Anucha Browne-Sanders isn't the only women happy with the jury's verdict in the sexual harassment trial against Madison Square Garden -- another woman suing the Garden is hoping it will bolster her case.
Yesterday a jury ruled against Knicks coach Isiah Thomas and ordered MSG to pay brown nearly $12 million dollars in punitive damages.
* * *
Many hope this verdict will be a springboard towards change and force Garden executives to rethink the way they do things.
There's another case hanging in the wind, one that is strikingly similar to Browne-Sanders -- a case of alleged sexual harassment and the fall out that came when someone complained.
"What I did here, I did for every working woman in America," said Browne Sanders, who came out of the courtroom beaming. "And that includes everyone who gets up and goes to work in the morning ... It's for also the women who don't have the means and couldn't possibly have done what I was able to do."
Many believe what Anucha Browne-Sanders did will now send a message loud and clear to businesses of every size and kind.
The former Knicks executive was fired from her $260,000 a year job in 2006. She's accused Thomas and Madison Square Garden of sexual harassment and said MSG fired her for complaining about the way she was treated.
* * *
Kathleen Peratis knows for sure the Garden is paying attention. She is an attorney who heads up the sexual harassment practice group at her firm, and is preparing what could be yet another explosive sexual harassment trial against the sporting giant.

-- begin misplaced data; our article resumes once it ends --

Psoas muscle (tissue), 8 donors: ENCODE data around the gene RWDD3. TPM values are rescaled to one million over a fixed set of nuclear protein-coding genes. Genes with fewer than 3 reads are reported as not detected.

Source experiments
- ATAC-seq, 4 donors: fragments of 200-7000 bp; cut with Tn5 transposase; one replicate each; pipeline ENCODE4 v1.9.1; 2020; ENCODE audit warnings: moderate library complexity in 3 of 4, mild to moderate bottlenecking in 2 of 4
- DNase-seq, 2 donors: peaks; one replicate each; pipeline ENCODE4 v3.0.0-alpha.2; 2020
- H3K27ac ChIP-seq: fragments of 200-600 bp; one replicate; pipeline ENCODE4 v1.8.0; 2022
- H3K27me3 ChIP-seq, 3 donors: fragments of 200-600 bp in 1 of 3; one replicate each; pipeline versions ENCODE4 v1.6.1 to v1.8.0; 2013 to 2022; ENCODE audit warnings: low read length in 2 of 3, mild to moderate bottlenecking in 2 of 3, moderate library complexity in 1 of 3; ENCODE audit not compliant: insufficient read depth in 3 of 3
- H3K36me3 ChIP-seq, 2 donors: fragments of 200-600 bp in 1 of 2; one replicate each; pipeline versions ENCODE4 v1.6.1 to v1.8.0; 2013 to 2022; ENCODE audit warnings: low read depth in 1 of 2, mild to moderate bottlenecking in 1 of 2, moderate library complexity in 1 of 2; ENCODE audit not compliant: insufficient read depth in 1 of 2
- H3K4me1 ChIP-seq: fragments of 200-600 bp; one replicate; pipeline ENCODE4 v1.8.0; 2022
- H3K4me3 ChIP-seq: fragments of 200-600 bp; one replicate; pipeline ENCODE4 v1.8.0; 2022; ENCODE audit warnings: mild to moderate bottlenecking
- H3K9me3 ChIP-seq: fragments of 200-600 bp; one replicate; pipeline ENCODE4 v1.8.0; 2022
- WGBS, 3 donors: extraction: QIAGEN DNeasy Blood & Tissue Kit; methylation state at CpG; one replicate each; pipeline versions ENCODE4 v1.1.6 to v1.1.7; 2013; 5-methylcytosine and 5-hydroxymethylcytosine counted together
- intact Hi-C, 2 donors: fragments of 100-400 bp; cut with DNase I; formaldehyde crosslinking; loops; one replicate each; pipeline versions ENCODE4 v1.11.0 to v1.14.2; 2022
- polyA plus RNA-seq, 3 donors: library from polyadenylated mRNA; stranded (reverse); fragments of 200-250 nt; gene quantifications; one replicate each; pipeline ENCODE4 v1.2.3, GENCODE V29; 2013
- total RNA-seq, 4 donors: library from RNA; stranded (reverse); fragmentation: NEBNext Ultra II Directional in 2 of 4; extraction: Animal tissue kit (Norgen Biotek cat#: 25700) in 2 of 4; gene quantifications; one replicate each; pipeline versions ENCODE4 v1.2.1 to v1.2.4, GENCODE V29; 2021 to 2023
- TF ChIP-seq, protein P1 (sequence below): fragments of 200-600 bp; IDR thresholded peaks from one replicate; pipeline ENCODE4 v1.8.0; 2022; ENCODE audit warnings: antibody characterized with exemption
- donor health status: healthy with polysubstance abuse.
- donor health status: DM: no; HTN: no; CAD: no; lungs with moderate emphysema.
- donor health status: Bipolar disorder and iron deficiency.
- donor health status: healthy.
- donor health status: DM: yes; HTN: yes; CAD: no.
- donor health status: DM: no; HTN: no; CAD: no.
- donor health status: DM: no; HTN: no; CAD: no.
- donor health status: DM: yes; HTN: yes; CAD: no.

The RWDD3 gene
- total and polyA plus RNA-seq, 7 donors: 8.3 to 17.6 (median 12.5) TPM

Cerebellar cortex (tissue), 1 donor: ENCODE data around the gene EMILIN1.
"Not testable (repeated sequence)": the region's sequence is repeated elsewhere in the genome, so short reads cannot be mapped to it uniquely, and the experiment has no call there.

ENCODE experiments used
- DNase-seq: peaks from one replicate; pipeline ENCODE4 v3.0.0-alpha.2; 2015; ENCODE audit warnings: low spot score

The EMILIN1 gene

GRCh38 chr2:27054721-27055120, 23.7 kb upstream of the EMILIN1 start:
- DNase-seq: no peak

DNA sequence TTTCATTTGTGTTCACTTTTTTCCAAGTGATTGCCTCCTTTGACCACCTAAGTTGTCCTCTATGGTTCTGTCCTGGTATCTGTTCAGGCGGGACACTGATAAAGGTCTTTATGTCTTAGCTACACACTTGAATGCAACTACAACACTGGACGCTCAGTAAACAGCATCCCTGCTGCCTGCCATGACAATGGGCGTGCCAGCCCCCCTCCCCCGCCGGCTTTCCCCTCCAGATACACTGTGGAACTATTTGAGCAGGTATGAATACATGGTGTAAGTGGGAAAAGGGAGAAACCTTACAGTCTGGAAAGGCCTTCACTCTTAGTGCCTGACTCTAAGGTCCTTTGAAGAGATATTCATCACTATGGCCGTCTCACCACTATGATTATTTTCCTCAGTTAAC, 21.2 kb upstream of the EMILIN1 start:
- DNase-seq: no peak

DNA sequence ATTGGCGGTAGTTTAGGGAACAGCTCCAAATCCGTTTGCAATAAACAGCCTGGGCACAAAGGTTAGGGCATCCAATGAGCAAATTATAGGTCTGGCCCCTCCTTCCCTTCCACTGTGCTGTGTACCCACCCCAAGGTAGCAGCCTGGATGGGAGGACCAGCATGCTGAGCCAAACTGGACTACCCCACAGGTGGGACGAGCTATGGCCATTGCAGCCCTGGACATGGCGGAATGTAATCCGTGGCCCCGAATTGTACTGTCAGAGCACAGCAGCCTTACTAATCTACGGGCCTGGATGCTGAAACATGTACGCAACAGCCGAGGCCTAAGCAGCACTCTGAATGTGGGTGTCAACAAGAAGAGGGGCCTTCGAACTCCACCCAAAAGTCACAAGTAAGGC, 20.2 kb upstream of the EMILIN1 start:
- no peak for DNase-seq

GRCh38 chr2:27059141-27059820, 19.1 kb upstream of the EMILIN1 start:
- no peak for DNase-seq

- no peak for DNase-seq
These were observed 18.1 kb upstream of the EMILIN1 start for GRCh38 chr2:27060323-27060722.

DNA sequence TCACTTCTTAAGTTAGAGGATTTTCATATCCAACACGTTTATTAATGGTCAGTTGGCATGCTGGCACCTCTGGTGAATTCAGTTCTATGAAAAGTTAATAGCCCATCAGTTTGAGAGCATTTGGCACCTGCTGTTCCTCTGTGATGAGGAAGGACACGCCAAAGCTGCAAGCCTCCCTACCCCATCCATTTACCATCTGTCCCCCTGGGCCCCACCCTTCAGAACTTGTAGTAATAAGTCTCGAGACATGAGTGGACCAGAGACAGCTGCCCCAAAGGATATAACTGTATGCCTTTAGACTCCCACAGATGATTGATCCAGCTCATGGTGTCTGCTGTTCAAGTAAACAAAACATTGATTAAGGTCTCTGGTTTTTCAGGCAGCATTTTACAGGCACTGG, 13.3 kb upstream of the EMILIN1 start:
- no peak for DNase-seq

She represents Courtney Prince, the former captain of the Rangers City Skaters who is suing the Garden as did Browne-Sanders. They said things at the arena are out of control and littered with unwanted sexual advances -- a frat house atmosphere where, when she say she complained to supervisors, she was fired.
"The Garden has done in the Prince case what they had done in the Browne-Sanders case, which is they have gone really all out to smear the plaintiffs," Peratis said.
In fact, at the same time the investigation into Browne-Sanders was underway, a complaint was filed with the EEOC that suggested that the Garden implement sexual harassment training.
And now how will Browne-Sanders' monumental win affect Prince's case and other sexual harassment claims?
"It may be that the Garden will feel that they should try to seek an amicable resolution of the Prince case because they've gone through a public relations disaster," Peratis said.
Peratis says the Garden may feel the need to win one and even the score. There is no trial date yet for the Prince case.